On Yellowjackets, the present-day material functions like training wheels. Interested in a survival-horror story about cannibalistic ‘90s teenage girls lost in a haunted no-man’s-land, but afraid things might get too spooky and you’ll fall and scrape your psychological knees? Don’t worry! The comedic shenanigans of present-day Shauna, Misty, and Natalie will keep you nice and steady if things get too intense.
Taissa’s present-day material is the exception that proves the rule: Since it centers the one core adult character who isn’t played by a beloved ‘90s icon of troubled teenager-dom, its value as a spoonful of sugar to help the horrific medicine go down is minimal, so they play it mostly straight and mostly scary. To which I can only say:
At any rate, I remain pleasantly surprised by the ratio of good stuff to bad stuff in this week’s episode of Yellowjackets. It’s not the series high point last week’s installment; the whole show was building to that final longpig pig-out, so how could it be? But from concluding the episode with “Bells for Her,” the single creepiest Tori Amos song (cf. last week closing with “Climbing Up the Walls,” the single creepiest Radiohead song) on down, it played primarily in the grim register I enjoy most.
The ‘90s storyline has devolved into a real, real bad situation, to the point where when Natalie tells the dead, devoured Jackie that she’s the lucky one since things are likely to get much worse, you believe her. To sum up:
While planting Jackie’s remains in the crashed plane, both to remove them from the cabin campsite and to hide the evidence, Nat is attacked by an albino moose that disappears.
While sleepwalking with her girlfriend Van in tow, Taissa mutters cryptic shit about “the one with no eyes” and states pretty clearly that she is no longer Taissa at all.
Taissa gravitates directly to a tree engraved with the same cryptic symbol Lottie has become obsessed with and embroiders on the blanket she gives to Shauna as part of their half-assed “baby shower,” a blanket that quickly becomes smeared with blood as Shauna’s nose begins inexplicably bleeding and a flock of birds just as inexplicably crashes into the cabin and dies en masse.
Coach Ben keeps flashing back to memories of his boyfriend Paul breaking up with him over his unwillingness to live life as an out gay man, while starving himself to death rather than eating Jackie’s remains.
Misty befriends a theater kid and learns the value of lying in order to become someone else, a skill she will employ to great effect as an adult.
And everyone, Ben excepted, comes to terms with having eaten a human corpse in their own way.
The present-day stuff is, as you’d expect by this point, a comparatively mixed bag. Taissa has nearly killed her estranged wife thanks to last week’s car accident; in the hospital restroom she’s confronted by her own doppelgänger in the mirror, mouthing what appears to be “Don’t you hurt her.”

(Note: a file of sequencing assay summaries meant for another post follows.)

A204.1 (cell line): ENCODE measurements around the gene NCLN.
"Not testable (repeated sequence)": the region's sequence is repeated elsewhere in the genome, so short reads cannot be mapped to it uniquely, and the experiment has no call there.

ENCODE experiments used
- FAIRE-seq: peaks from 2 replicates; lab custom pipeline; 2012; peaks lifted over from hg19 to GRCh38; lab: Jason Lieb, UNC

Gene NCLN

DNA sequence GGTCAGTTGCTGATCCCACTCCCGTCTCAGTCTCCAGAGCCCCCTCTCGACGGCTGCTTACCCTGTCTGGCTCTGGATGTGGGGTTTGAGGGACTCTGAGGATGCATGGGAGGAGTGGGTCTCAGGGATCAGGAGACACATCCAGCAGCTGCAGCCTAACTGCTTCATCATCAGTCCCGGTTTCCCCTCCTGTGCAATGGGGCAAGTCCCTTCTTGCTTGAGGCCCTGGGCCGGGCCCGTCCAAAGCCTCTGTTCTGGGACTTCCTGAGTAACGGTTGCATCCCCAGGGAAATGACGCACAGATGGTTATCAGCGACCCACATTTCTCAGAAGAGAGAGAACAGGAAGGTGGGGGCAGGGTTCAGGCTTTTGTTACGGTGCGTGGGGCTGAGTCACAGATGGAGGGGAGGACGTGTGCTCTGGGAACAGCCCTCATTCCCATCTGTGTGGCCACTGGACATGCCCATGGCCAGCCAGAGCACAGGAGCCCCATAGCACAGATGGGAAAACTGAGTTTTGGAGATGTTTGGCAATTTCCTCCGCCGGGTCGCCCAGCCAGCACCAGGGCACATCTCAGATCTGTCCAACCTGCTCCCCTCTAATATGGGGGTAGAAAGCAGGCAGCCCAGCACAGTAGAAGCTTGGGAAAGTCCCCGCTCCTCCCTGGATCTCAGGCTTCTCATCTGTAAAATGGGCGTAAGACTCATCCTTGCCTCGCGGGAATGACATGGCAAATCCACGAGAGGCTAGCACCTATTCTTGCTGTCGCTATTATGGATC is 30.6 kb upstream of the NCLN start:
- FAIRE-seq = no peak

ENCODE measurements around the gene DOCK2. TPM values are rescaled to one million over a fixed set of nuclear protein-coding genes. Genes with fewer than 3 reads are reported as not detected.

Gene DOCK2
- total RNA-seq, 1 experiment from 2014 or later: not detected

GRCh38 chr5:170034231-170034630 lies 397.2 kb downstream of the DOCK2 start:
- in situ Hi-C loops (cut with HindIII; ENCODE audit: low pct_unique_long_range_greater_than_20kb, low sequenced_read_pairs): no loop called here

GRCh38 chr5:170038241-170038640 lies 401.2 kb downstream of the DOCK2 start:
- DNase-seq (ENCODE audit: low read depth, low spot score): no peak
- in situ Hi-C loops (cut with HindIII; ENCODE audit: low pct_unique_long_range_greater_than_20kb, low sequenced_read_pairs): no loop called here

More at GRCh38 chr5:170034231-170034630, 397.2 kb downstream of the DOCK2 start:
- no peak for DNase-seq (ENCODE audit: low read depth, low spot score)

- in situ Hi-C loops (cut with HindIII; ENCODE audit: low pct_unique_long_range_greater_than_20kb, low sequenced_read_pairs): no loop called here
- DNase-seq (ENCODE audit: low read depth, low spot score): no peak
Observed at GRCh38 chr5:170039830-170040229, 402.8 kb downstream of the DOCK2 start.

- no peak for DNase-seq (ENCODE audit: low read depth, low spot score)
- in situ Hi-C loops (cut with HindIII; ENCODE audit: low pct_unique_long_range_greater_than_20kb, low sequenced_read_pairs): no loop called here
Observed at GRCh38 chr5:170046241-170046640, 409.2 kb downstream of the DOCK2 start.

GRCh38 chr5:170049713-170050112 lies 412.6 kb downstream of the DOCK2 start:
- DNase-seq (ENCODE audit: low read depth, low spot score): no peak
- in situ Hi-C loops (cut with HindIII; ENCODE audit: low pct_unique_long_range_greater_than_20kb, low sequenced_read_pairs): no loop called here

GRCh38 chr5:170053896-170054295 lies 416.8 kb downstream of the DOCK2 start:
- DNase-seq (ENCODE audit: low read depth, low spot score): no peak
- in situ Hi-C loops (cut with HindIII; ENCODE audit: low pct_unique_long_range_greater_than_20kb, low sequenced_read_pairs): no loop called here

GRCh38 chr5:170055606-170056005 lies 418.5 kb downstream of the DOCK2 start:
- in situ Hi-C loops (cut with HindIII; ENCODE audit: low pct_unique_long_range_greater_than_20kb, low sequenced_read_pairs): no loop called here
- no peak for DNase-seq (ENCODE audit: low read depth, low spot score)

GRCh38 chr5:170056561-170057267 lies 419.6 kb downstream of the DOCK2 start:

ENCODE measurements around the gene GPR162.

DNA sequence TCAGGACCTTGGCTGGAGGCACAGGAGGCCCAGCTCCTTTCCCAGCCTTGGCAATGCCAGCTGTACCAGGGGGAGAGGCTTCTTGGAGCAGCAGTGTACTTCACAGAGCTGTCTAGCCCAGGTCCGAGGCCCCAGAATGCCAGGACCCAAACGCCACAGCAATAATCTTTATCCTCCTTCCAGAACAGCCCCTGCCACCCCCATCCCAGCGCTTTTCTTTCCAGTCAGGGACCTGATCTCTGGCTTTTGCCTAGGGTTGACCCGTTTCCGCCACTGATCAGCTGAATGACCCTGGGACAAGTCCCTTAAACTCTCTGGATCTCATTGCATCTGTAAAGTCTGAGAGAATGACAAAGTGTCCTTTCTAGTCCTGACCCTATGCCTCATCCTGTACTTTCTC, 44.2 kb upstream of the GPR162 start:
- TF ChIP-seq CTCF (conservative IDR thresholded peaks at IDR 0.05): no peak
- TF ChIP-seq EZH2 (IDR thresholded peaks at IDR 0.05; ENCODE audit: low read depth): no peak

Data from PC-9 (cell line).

Natalie and Lottie commune on Lottie’s commune. There’s a lot of very weak “watched a documentary about Scientology once” writing about being present and telling people how they’ve made you feel, but it ends with Lottie hallucinating the mass death of her beehives which she discovers are full of human blood.
Shauna and Jeff get carjacked; Shauna has a standard present-day Yellowjackets tee-hee adventure when she takes the carjackers gun and uses it to stick up the chop shop to which her minivan has been taken and steals it back.
And then there’s Misty and her new buddy Walter. Don’t get me wrong, Christina Ricci and Elijah Wood are nothing short of delightful in and of themselves, but the tone is just all wrong for this show. We’re not talking Better Call Saul or something here, where the comedy was obviously always a precursor to the vacant moral horror at the heart of the story; this shit, with them doing a Cyrano routine to interrogate Jeff’s buddy Randy while posing as FBI, is just silly, and not the kind of silly that actually makes you laugh.
I’d say something like “Yellowjackets needs to decide what kind of show it wants to be,” but from a practical perspective that’s not true. I may not like the hybrid thing it is, and I’ve seen an increasing amount of anecdata suggesting this is a fairly widely held position — that, and the fact that they’re really overplaying their hand with the ‘90s music cues (“Seether”? Okay, Olivia Rodrigo) — but the fact of the matter is that it’s one of the buzziest shows on television as-is. It has no real reason to change, beyond, perhaps, its creators’ desire to make better work. I’m hoping that prevails.
Sean T. Collins (@theseantcollins) writes about TV for Rolling Stone, Vulture, The New York Times, and anyplace that will have him, really. He and his family live on Long Island.